Week 4 Lesson
After several weeks of paying attention to what triggers your child’s meltdowns and learning what you can do to avoid those scenarios, it’s time to concentrate on exactly what actions you can take when your child’s temper begins to flare.
This week, we’re focusing on simple tactics you can add to your parenting repertoire. (Next week, we’ll look at what to refrain from doing to stop the tantrum cycle.)
Do stop your child from hitting or destroying property. When peeved, your toddler might become violent with you or other children or adults. (This can be a mortifying parenting experience, but kicking, biting, and hitting are absolutely developmentally appropriate at this age—learn what’s behind those behaviors.) Block your toddler’s blows and say, firmly but kindly, “No. I won’t allow you to hurt me [or your brother],” or “It’s not okay to break things.” Resist manhandling your child: Instead, try to keep him from striking you or damaging your surrounding by gently blocking him from hitting you or by moving an object far out of reach. If you must, gently pick up your child—a difficult task when she’s swinging, we know!—and move her somewhere she can’t break anything before you continue to address her behavior.
Do put your child’s anger into words. If your child pitches a fit because you won’t allow her to play with the toilet paper, close the bathroom door while saying, “I know you want to play with the toilet paper. You’re mad because I won’t allow you to play with it.” Putting your child’s anger into words serves two purposes:
- You communicate that you understand what she is thinking and feeling;
- Your child hears words to describe what he’s thinking and feeling so in time he’ll be able to communicate his anger verbally, rather than with an emotional outburst.
Do stay near your child. Being so angry you’re out of control with is scary for young kids: It’s a feeling that’s new and overwhelming. By staying near your child even as she’s beating her fists on the carpet and wailing, you provide her with emotional protection, helping absorb and, therefore, dissolve those super-angry feelings.
Do give your child permission to be angry. Even at this very young age, feeling rejected, denied, or cut-off can be very real and very negative for toddlers. Like love, disappointment, and fear, anger is just an emotion—and a healthy one to work through, at that. It’s the negative accompanying behaviors (i.e., the tantrums) that parents hope to eliminate. Say something like, “I know you’re angry. It’s okay to feel angry, but I can’t allow you to hit me or kick the cat.”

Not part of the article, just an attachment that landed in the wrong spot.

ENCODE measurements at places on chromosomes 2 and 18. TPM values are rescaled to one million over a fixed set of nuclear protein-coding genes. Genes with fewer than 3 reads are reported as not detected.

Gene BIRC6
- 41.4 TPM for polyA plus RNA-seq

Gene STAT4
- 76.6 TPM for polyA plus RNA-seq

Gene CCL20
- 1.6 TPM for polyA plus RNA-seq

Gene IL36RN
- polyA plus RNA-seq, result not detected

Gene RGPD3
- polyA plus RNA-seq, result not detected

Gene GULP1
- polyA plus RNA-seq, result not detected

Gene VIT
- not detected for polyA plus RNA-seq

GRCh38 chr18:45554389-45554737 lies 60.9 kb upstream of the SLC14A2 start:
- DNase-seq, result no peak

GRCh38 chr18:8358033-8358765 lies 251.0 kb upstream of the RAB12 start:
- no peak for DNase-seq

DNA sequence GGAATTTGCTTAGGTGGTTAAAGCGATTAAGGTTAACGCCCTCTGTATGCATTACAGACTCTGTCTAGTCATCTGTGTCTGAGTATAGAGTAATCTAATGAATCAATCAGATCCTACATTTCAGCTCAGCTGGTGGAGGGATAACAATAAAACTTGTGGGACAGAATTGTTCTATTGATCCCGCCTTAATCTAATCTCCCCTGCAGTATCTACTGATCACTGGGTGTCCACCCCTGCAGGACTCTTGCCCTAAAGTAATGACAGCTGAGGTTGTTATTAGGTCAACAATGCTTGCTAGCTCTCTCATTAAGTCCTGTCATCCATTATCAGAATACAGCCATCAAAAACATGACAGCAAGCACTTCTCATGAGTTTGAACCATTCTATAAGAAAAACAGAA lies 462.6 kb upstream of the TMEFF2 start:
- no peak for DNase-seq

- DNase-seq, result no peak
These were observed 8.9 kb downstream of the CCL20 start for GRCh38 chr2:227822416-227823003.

Do try to distract your toddler. By now, you likely can sense the storm brewing. If you see emotions beginning to heighten, distract your toddler: Offer an activity (play dough, blocks) or something interesting to look at (a passing truck, a dog walking by). Distraction gives your child’s mind a chance to refocus on something pleasant or just different, and helps both of you move on with your day.
Do allow your toddler time to return to his emotional equilibrium. Tantrums are often a child’s first time she experiences the tumultuous fight or flight response: Her heart beats faster and the adrenalin in her body starts pumping; she’s teeming with energy (and not the positive kind). As you well know, it takes time for a nervous system to calm down—imagine how tough that is for such a little person who doesn’t fully understand why she feels the way she does. So don’t expect your child to instantly put on a happy face. Toddler tantrums usually last only between 30 seconds and three minutes. Once he is calm, having returned to his emotional equilibrium, recap the situation using the logic and reason your child will come to internalize and understand over time.